Back when I finished writing Eyes in Atlantis, I had an interim period where I decided to write several "Legends" based on the book. Indeed, for the novel I created some mythology and I thought it would be neat to see some of it written in its own story. Thus, the "Atlantean Legends" were born, being three total. I wrote them so that they don't give way any of the plot from the original novel, so if you haven't read it yet (and shame on you!) this won't ruin it for you. The first Atlantean Legend I wrote centers around two artifacts from Atlantis that drive the story of the novel. Without further ado, I present to you:
Atlantean Legends: The Eye of Poseidon and the Scepter of Ampheres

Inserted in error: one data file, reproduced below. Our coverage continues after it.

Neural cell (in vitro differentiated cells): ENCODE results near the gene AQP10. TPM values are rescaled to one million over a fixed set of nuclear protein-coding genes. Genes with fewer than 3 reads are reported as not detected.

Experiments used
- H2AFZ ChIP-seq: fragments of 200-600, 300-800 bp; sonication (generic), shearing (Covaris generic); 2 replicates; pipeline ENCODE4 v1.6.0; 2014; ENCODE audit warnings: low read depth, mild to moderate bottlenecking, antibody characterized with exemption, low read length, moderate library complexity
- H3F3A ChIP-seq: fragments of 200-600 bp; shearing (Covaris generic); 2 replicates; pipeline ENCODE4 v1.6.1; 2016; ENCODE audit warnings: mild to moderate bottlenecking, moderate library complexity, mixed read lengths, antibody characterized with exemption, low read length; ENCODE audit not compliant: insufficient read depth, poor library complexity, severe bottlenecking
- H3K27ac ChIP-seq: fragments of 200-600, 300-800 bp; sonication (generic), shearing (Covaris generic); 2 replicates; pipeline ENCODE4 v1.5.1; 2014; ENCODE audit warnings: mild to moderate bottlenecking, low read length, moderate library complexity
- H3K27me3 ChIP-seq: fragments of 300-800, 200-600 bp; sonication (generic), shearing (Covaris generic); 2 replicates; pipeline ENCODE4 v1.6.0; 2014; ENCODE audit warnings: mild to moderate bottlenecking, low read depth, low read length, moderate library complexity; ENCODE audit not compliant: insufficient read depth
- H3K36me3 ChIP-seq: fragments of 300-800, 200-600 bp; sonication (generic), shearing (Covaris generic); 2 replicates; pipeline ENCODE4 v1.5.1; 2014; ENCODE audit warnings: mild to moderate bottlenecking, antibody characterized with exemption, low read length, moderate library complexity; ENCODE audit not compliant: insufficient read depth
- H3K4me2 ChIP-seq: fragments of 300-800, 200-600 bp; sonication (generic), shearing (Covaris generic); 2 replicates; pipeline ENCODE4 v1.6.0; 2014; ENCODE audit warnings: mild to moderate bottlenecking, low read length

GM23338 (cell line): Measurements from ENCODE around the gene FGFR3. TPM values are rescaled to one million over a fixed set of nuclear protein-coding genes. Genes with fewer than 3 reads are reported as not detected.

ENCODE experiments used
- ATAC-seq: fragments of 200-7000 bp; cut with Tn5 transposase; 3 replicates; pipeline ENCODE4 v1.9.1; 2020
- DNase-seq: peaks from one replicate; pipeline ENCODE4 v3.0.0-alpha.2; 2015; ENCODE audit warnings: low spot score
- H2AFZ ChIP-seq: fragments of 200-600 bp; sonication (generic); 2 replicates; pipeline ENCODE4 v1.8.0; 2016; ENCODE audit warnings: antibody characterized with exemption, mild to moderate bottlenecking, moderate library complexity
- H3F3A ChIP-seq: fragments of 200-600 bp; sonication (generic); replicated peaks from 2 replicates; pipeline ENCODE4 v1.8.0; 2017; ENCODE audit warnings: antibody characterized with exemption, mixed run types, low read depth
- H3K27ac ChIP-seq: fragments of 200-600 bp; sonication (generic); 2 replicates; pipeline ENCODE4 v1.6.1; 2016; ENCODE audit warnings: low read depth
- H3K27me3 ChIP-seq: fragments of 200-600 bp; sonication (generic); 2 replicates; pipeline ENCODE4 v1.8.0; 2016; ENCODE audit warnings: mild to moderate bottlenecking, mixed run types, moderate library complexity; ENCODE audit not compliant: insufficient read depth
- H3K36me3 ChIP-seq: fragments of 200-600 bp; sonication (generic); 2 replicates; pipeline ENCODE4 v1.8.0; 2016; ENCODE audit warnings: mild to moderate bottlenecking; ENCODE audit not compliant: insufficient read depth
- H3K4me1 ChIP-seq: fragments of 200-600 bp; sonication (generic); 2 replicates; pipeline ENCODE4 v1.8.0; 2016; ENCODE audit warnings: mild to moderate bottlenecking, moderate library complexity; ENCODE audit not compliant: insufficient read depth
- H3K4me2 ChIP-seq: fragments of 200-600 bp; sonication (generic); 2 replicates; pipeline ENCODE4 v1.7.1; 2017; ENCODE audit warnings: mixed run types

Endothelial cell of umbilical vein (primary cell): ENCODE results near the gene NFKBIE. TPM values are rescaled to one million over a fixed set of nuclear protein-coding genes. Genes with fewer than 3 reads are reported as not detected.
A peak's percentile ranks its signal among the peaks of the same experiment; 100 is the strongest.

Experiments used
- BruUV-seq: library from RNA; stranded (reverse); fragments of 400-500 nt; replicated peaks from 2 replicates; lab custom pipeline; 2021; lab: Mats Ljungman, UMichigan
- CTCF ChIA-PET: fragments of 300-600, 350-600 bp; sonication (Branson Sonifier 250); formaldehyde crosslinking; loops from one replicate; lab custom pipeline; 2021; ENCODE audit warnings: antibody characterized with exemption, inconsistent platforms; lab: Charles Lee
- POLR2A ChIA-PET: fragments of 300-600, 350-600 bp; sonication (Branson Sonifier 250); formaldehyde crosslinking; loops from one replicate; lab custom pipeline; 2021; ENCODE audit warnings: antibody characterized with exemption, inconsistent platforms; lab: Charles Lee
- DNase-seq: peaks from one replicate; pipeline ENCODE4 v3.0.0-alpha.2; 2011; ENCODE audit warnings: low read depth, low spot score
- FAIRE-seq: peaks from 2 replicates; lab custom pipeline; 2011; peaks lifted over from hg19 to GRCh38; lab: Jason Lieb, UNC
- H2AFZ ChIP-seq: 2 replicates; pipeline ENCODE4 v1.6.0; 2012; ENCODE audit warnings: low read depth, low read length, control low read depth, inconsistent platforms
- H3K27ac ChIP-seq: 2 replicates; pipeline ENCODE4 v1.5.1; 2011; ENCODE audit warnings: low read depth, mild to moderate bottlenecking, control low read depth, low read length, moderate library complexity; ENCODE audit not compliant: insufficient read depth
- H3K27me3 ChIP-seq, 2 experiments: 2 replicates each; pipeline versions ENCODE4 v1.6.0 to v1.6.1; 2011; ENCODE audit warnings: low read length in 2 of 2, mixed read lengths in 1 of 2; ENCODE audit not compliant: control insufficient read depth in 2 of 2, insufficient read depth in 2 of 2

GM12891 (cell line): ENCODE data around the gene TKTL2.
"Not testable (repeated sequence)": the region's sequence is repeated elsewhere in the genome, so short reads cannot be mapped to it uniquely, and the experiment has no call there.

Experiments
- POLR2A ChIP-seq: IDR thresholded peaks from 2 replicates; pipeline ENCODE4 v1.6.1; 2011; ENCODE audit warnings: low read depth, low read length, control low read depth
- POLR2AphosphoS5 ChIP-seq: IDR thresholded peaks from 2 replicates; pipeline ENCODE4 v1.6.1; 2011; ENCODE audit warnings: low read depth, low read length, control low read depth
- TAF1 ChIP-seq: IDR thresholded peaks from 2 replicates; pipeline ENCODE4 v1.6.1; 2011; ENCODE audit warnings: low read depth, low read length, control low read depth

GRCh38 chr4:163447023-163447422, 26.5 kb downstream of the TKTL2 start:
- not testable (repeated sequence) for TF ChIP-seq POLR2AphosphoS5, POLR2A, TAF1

When the world was born, the Olympian Gods drew lots to know who would have rule over the different realms of existence. Zeus, High God of Gods, ruled on Mount Olympus overseeing all. His brother Hades gained rule over the Underworld and became responsible for the dead. One by one, they drew their rule and in the end it was Zeus’ brother Poseidon who was set to govern the sea. Not satisfied with only his water kingdom, Poseidon called upon the powers of earth to create a landmass, which he christened “Atlantis.” It being his only realm above water, he took most care in its prosperity providing it high mountains to herd the clouds and vast plains for wildlife and plants to flourish. Over the passing of ages, humans came to populate the island and for the span of one year, Poseidon lusted for a virgin who he met in the mountains. The girl, named Cleito, was the sole daughter of a farming couple who had died two years earlier. One day, Poseidon came to the girl and made her his own. Near the ocean, he raised the land and surrounded it with three circular canals and landmasses to keep her from the eyes and touch of others. Shortly after completing this deed, the curious patrons of Atlantis were drawn to the sight of Poseidon’s creation and the girl he kept there. Sailing vessels were not widely known at that point and since the people had no way of reaching the girl they knew from the mountains, they began building bridges and roads. Upon reaching Cleito, she had already given birth to twin boys. The first Atlanteans reaching Cleito made Poseidon angry and though he destroyed their newly built bridges and roads, he placed no trust in them when it came to his love. Knowing the spirit of humans, Poseidon was certain they would again build bridges and roads to her. In the deepest and darkest of his underwater caverns, he crafted a jewel, the Eye of Poseidon. In the center was his own blood, which he encased with a diamond. His pride swelled as he gave Cleito the amulet, which controlled her, so that she could lust over no man, and as long as she bore it, no man would dare touch her. In truth, the Eye of Poseidon would have been a great method to keep his mistress to himself, until Poseidon discovered that the power he had given it was so strong that he, even having created the jewel, could not touch her. But every lock, he though, therein must have a key. Poseidon travelled to Olympus and there, with the fires of Zeus, he crafted the Scepter of Ampheres. As long as he had possession of the holy scepter, he could have his mistress. The first fruits of this craft were Cleito’s second set of twins; the eldest of the two named Ampheres, after the scepter. Ages of men passed. Atlantis populated and flourished under the rule of Cleito’s ten sons and their heirs. Herein, Posiden began to see a problem with the Eye of Poseidon and the Scepter of Ampheres. Upon Cleito’s death, both treasures were placed in the Temple of Poseidon, and knowing of their power, kings of the land used them. Angered by this, Poseidon placed a curse on the treasures. From then on, any who dared to use them for the purpose he had originally intended from himself, would feel his wrath like no mortal being had ever experienced. Word of the curse spread quickly throughout the kingdom of Atlantis, and from then on, the Eye of Poseidon and the Scepter of Ampheres were not again touched.
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